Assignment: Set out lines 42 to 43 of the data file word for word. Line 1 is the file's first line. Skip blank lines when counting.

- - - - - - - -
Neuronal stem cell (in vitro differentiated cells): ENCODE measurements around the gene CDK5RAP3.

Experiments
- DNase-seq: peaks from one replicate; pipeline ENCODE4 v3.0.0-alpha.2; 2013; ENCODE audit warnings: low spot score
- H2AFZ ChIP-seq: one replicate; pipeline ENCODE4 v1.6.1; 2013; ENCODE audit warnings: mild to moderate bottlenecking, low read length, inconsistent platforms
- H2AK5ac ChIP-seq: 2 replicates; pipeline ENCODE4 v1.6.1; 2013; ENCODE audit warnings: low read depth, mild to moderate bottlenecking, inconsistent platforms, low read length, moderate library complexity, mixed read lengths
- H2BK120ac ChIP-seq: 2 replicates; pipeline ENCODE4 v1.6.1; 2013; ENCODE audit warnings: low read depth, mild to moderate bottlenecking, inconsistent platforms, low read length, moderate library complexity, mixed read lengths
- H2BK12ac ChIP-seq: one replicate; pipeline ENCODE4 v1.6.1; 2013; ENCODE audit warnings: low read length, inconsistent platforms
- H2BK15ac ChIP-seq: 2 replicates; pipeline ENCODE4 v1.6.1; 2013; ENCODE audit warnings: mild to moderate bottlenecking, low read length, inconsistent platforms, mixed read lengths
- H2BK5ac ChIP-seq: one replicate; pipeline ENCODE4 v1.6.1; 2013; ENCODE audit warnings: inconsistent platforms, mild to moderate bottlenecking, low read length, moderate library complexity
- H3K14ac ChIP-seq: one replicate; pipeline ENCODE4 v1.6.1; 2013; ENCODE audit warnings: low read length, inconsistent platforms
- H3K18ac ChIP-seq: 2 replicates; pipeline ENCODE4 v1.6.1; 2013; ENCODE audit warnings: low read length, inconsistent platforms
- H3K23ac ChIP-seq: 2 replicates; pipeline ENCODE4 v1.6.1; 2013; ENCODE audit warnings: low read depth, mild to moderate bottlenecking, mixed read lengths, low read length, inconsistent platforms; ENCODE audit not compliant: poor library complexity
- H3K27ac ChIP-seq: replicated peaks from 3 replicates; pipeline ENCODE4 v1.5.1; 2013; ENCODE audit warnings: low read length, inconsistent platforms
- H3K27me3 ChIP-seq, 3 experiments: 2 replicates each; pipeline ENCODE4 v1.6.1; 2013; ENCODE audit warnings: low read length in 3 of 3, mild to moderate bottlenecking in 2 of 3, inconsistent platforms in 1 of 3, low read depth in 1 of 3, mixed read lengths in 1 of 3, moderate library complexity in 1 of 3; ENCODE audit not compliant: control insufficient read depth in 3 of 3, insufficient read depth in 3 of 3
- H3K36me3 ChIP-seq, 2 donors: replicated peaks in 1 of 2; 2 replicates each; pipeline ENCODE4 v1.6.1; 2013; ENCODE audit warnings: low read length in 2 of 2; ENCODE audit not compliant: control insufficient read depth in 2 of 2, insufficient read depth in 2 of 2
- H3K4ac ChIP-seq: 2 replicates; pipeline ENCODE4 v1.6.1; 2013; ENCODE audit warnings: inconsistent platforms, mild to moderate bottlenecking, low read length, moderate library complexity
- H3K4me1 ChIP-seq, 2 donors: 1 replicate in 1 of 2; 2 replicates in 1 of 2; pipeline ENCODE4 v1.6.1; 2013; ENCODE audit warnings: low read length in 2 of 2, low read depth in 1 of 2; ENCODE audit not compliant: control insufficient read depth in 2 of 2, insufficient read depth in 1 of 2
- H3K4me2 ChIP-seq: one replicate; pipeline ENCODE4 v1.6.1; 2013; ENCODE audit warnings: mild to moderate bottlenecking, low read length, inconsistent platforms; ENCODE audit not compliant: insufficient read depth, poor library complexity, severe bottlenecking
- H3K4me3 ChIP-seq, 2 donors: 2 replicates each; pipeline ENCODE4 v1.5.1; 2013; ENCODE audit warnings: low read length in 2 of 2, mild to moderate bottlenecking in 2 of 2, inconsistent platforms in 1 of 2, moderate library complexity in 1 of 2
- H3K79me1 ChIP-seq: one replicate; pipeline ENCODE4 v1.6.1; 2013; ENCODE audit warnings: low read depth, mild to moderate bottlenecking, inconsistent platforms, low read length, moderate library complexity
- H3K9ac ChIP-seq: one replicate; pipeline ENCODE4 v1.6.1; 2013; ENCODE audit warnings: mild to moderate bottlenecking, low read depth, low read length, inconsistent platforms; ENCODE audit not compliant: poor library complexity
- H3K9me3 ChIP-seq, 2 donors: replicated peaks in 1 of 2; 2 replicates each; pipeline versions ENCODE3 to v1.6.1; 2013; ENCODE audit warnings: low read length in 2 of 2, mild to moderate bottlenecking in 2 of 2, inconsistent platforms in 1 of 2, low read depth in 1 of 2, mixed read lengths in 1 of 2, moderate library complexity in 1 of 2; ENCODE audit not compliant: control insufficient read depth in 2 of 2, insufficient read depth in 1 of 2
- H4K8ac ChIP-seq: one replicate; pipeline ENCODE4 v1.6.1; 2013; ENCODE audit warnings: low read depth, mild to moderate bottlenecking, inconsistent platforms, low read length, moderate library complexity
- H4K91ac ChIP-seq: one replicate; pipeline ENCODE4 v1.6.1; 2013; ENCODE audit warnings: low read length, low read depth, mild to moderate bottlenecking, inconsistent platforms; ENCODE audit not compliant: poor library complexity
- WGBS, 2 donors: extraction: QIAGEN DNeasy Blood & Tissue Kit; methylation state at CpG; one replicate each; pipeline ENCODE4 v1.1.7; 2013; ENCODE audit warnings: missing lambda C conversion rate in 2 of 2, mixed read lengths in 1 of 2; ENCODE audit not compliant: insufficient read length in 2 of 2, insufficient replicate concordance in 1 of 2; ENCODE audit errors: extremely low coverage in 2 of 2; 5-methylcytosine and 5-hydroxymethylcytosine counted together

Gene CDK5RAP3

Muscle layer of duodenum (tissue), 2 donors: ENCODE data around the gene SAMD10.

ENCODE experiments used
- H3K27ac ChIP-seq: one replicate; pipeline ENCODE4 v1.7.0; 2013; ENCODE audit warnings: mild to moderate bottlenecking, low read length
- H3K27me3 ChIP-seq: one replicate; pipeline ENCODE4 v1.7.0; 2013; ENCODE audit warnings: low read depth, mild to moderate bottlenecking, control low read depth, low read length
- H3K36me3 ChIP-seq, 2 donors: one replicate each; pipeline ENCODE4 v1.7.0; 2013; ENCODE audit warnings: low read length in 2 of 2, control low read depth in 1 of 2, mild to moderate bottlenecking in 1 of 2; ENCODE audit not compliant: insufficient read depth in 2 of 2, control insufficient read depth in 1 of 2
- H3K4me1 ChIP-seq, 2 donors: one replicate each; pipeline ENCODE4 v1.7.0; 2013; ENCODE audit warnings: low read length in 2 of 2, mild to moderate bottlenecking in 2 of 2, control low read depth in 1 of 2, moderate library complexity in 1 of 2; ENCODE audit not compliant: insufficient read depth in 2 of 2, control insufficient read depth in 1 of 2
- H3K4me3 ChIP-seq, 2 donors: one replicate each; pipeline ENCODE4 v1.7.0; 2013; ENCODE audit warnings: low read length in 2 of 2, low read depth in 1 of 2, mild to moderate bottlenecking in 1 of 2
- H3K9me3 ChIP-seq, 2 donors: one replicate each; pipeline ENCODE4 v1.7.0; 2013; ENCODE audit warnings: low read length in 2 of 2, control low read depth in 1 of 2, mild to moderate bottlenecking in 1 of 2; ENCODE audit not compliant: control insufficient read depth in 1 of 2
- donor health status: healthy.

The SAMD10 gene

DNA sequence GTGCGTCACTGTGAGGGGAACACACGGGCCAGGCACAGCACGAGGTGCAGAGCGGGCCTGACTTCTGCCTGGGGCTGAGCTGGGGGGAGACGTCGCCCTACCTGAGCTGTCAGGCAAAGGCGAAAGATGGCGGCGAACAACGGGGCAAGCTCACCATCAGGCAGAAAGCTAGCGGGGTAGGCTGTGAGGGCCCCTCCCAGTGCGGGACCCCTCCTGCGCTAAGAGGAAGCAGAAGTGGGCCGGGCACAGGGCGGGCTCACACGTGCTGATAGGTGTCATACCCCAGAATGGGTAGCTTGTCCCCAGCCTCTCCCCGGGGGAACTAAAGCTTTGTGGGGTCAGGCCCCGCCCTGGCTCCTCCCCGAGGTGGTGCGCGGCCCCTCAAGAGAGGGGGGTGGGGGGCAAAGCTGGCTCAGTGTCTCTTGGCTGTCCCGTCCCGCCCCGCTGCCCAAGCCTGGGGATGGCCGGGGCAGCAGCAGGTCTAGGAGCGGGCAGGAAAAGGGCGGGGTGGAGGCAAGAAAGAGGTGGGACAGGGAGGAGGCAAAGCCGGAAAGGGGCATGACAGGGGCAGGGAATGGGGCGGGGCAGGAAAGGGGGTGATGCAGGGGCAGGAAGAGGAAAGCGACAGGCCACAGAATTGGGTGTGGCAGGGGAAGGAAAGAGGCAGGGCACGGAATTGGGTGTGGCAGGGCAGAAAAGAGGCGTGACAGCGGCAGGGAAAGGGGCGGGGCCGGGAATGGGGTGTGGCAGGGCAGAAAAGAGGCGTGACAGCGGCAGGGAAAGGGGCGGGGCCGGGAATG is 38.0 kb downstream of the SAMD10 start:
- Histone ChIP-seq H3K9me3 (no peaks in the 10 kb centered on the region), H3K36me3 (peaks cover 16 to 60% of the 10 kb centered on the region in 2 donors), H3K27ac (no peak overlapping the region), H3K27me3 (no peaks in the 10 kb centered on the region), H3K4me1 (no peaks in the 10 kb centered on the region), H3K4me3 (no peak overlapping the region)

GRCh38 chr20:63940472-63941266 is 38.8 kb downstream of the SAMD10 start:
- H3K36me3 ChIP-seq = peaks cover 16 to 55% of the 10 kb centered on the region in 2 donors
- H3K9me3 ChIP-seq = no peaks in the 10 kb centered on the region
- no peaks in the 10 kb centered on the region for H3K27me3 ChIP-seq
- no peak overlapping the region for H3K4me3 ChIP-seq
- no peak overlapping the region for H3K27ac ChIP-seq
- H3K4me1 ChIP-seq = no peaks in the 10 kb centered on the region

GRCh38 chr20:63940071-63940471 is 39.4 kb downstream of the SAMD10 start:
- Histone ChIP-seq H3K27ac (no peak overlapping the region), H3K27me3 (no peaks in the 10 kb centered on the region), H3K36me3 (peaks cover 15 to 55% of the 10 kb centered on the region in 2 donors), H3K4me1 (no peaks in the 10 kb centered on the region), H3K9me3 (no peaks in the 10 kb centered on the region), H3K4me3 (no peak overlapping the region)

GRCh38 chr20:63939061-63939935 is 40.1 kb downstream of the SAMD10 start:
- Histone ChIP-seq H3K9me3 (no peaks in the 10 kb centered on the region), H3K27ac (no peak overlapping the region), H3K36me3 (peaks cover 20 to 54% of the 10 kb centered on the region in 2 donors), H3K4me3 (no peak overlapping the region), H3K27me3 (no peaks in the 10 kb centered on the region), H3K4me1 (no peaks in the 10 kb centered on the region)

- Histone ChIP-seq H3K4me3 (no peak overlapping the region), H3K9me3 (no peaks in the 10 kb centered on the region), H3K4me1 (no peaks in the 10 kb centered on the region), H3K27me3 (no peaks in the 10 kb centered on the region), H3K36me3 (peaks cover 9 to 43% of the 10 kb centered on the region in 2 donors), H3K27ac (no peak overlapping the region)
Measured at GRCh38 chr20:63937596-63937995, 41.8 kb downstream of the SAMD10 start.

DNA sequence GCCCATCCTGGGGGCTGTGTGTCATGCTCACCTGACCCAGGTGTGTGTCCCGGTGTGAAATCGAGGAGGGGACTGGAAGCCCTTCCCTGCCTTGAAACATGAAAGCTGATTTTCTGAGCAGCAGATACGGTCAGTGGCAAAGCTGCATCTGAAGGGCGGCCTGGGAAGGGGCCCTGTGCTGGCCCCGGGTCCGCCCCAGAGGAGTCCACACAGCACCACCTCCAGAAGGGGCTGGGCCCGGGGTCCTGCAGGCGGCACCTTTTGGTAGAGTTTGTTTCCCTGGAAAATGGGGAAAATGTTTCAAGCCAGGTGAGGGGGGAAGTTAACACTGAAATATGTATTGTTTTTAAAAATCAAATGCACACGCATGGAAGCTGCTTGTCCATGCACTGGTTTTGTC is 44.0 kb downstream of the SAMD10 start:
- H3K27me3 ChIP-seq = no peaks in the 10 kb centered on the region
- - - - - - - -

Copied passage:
- no peaks in the 10 kb centered on the region for H3K27me3 ChIP-seq
- no peak overlapping the region for H3K4me3 ChIP-seq